The National Arts Festival (NAF) has announced that the call for the 2023 National Arts Festival Curated Programme is open.
The Curated Programme is the Festival’s multi-disciplinary offering, selected from proposals submitted by artists locally and abroad. The NAF programme also features a Fringe, comprising works that are not curated but brought to the Festival and financed by the artists themselves.
The call for the Fringe is a separate call that will open on 1 November 2022 and close on 13 January 2023.
Artists working in performance and public arts, theatre, dance, visual art, music, poetry, illusion, comedy and cross-genre arts mediums are invited to submit their proposals for work to be presented at the Festival between 22 June and 2 July 2023 in the Festival’s home town of Makhanda in the Eastern Cape.
Work put forward can be new or previously staged, and proposals from producers on the continent and elsewhere in the world are welcome.
The submission process is entirely online and proposals should be submitted by midnight (CAT) on 22 November 2022. An artistic committee makes the selection with representation from multiple genres and sectors working alongside the National Arts Festival’s artistic director.
The artistic committee has shifted to alert artists to specific curatorial directions by putting forward thematic prompts for this year’s call. These prompts are far-ranging enough to enable many entry points for artists, while also indicating a more focused approach to creating the curated programme along thematic lines.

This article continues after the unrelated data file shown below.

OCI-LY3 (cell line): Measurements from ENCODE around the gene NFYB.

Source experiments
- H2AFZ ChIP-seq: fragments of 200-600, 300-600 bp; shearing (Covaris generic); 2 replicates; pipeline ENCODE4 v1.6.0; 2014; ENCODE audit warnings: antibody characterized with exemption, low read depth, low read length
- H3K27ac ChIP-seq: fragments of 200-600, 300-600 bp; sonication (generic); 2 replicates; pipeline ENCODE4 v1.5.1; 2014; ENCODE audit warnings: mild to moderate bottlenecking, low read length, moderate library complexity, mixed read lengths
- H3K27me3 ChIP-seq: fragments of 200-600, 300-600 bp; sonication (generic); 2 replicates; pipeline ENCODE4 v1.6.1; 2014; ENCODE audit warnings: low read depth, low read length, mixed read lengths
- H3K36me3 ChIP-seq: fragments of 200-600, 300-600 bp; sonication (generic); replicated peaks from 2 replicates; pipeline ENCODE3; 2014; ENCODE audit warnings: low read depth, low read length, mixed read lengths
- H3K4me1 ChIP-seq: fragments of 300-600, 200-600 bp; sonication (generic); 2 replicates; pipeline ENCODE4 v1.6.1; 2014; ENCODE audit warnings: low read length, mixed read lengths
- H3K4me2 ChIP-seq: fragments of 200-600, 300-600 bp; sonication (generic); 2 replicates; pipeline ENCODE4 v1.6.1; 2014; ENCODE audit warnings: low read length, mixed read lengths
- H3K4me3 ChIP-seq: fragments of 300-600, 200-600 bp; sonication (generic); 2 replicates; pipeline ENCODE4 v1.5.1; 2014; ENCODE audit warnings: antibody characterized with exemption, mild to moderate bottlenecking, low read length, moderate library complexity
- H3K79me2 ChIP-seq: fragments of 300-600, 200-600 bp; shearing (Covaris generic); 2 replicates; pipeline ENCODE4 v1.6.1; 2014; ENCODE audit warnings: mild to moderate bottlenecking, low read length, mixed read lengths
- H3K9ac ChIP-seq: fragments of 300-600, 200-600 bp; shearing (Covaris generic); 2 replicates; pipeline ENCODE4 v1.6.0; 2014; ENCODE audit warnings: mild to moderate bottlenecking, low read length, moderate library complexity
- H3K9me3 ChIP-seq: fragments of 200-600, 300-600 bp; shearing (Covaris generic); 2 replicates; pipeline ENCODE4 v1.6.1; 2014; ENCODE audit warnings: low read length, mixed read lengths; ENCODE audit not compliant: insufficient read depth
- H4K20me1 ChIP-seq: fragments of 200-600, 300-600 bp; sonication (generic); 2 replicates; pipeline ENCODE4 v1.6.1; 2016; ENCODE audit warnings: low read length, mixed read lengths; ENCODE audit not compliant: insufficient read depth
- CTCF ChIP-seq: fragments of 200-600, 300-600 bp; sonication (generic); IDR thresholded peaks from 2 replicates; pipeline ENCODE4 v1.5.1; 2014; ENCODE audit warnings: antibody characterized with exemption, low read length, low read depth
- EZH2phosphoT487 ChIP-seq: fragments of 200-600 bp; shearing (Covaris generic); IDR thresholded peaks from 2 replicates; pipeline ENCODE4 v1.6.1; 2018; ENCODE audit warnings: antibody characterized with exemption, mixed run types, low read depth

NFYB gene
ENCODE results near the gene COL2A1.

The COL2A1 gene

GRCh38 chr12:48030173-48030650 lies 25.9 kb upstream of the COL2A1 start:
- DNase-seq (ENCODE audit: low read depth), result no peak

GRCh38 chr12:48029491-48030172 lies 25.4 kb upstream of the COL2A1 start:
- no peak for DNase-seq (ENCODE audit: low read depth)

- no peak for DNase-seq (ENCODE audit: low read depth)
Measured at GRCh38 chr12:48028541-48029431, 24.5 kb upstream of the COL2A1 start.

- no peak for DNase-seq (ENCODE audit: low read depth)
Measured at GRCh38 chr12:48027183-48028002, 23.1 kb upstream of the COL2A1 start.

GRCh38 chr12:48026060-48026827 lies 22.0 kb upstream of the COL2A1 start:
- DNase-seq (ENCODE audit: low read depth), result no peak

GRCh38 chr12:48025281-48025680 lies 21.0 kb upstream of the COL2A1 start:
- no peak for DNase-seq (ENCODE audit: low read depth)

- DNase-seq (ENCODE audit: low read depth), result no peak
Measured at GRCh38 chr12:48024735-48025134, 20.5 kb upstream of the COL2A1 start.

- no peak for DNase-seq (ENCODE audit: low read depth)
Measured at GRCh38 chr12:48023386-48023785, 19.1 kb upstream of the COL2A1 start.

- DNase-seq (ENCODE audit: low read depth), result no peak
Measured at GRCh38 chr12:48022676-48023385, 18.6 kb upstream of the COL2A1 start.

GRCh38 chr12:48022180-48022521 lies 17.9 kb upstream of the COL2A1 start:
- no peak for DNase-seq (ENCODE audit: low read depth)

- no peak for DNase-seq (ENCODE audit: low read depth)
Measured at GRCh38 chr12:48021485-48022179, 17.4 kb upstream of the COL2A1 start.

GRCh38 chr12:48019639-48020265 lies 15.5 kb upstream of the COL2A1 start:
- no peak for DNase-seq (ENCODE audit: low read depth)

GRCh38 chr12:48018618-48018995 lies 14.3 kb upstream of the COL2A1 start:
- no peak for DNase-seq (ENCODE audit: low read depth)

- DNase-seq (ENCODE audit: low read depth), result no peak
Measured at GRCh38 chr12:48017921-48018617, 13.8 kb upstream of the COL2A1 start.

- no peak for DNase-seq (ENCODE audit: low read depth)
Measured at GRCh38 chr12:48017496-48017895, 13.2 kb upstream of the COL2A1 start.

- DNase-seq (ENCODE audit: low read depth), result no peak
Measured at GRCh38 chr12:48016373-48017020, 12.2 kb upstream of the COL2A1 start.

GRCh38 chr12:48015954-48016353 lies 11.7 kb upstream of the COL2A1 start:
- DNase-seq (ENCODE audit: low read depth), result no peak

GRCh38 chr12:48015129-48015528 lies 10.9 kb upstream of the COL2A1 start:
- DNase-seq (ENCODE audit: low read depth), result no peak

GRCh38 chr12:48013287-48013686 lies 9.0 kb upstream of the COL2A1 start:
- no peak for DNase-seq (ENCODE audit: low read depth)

The creative sector continues to face the headwinds of global financial constraints and complex local conditions, but the NAF’s 49th annual gathering of artists and art lovers will build on this year’s success as a groundswell for artists, producers, writers, directors and choreographers.
The 2022 National Arts Festival saw attendance from international producers, and many artists who brought works to the Festival went on to tour with those works across the country in the latter half of the year.
“The Festival remains a platform for a range of works, some of which may not yet have been seen on commercial stages. It is also a space for works that are being reimagined or that have toured elsewhere in the world,” says artistic director, Rucera Seethal.
“The premise of the National Arts Festival has always been to create expansive worlds and moving experiences in South Africa. We are also focused on developing relationships, collaboration and professional association with artists on the African continent and internationally too,” Seethal concludes.
To submit a proposal, go here.